The Duchess of Sussex has revealed that she had a miscarriage in July.
In an article for The New York Times, Meghan wrote: “I knew, as I clutched my firstborn child, that I was losing my second.”
She describes how she “felt a sharp cramp” after changing her son Archie’s diaper (nappy).
The royal said she went to hospital with Prince Harry where she watched her “husband’s heart break” as she held his hand.
Meghan wrote: “It was a July morning that began as ordinarily as any other day: Make breakfast. Feed the dogs. Take vitamins. Find that missing sock. Pick up the rogue crayon that rolled under the table. Throw my hair in a ponytail before getting my son from his crib.
“After changing his diaper, I felt a sharp cramp. I dropped to the floor with him in my arms, humming a lullaby to keep us both calm, the cheerful tune a stark contrast to my sense that something was not right.
“I knew, as I clutched my firstborn child, that I was losing my second.
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“Hours later, I lay in a hospital bed, holding my husband’s hand. I felt the clamminess of his palm and kissed his knuckles, wet from both our tears. Staring at the cold white walls, my eyes glazed over. I tried to imagine how we’d heal.”
Sky News’ royal correspondent Rhiannon Mills has been told by Harry’s team that the Duke did discuss the baby loss with his family.
She describes losing a baby as “carrying an almost unbearable grief”.
“In the pain of our loss, my husband and I discovered that in a room of 100 women, 10 to 20 of them will have suffered from miscarriage.
“Yet despite the staggering commonality of this pain, the conversation remains taboo, riddled with (unwarranted) shame, and perpetuating a cycle of solitary mourning,” she said.
The article is entitled ‘The Losses We Share’ and the duchess goes on to talk about the importance of asking people if they are OK.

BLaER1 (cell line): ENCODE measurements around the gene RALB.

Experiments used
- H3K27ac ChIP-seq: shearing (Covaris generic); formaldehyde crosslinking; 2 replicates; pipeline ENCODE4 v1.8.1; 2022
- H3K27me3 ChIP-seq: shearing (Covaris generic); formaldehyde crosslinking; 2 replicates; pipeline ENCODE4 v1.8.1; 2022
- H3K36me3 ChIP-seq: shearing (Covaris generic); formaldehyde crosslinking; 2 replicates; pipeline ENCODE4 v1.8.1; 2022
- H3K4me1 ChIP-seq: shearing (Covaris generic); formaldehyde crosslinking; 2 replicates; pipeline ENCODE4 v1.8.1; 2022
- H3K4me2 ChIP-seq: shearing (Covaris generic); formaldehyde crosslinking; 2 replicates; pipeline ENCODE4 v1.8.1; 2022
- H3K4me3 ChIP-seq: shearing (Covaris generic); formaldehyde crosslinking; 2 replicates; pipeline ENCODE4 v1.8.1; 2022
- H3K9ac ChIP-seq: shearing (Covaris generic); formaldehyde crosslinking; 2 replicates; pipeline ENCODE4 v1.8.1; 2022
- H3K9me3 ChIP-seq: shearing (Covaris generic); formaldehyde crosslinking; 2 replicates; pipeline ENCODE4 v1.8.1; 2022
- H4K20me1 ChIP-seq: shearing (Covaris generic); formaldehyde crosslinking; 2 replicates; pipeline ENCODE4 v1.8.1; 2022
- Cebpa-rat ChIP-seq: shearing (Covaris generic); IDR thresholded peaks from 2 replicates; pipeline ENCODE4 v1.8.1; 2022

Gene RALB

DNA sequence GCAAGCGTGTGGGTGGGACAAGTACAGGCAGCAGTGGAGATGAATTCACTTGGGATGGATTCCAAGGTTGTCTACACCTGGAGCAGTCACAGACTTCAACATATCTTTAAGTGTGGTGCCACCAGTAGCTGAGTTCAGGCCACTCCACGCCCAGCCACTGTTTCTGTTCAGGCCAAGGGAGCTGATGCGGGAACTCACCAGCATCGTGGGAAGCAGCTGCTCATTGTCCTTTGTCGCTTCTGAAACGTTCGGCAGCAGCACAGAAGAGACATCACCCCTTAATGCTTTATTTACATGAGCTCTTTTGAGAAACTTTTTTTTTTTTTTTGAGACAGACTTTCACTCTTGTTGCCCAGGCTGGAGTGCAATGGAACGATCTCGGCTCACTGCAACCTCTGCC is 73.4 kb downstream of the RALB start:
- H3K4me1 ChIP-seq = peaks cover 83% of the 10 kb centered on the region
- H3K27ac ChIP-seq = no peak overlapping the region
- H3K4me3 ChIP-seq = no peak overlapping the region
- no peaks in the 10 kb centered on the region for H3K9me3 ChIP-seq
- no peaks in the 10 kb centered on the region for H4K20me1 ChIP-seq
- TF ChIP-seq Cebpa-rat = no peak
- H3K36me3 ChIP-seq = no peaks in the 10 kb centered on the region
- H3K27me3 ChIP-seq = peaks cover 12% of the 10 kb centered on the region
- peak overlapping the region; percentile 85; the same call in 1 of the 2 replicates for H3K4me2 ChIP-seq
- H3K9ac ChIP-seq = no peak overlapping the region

“Sitting in a hospital bed, watching my husband’s heart break as he tried to hold the shattered pieces of mine, I realised that the only way to begin to heal is to first ask, ‘Are you OK?’, she writes.
“Are we?” she asks. “This year has brought so many of us to our breaking points. Loss and pain have plagued every one of us in 2020, in moments both fraught and debilitating.”
Prince Harry and Meghan now live in California where they are starting their new life, away from royal duties.
Other royal women have experienced the loss of an unborn baby, with the Queen’s granddaughter Zara Tindall suffering two miscarriages before having her second child.
The Countess of Wessex lost her first baby in December 2001 when she was airlifted to hospital after suffering a potentially life-threatening ectopic pregnancy.
An estimated one in four pregnancies ends in a miscarriage according to the charity Tommy’s, which funds research into miscarriages, stillbirths and premature births, with most women losing their babies during the first 12 weeks of pregnancy.
Sky’s Rhiannon Mills writes:“It is a heartbreaking and difficult read. Whoever had written it, there are many of us who would sympathise and realise what a brave step it is to put those feelings down on paper for others to read.
“But this is the Duchess of Sussex, one of the most famous women in the world right now, who knows that every word she writes or speaks will be consumed and picked apart by a global audience.
“As she shares details of that moment with Harry as she lay in a hospital bed, and talks of how it felt knowing they’d lost their second child, we get an intimate, raw and unexpected insight that some wouldn’t expect from members of the royal family.
“I’m told that as soon as it happened Harry and Meghan felt they needed to be able to talk about it, and after several months they decided now was the right time to publicly open up.
“They haven’t engaged with charities who work on this issue just yet, it’s still too early, but as we’ve seen in the past with Harry talking about mental health, the couple hope this will have a positive impact on others who’ve felt unable to talk about it because they’ve felt alone or too afraid to.
“I’m told that Harry did discuss the loss of the baby with members of the royal family.
“It’s also worth saying that Zara Tindall, Princess Anne’s daughter and the Queen’s granddaughter, has also spoken about having two miscarriages in the past.
“Since they moved to America Meghan and Harry have been criticised for some of the issues they’ve decided to talk about.
“It makes her decision to share her experience in this way even more telling. A sign of her conviction that opening up, starting a conversation and inspiring others is far more important than what her critics might think.”
If you’ve been affected by this story and want to talk to someone, you can call the Miscarriage Association for support on 01924 200799, or the Samaritans free on 116 123 or at email@example.com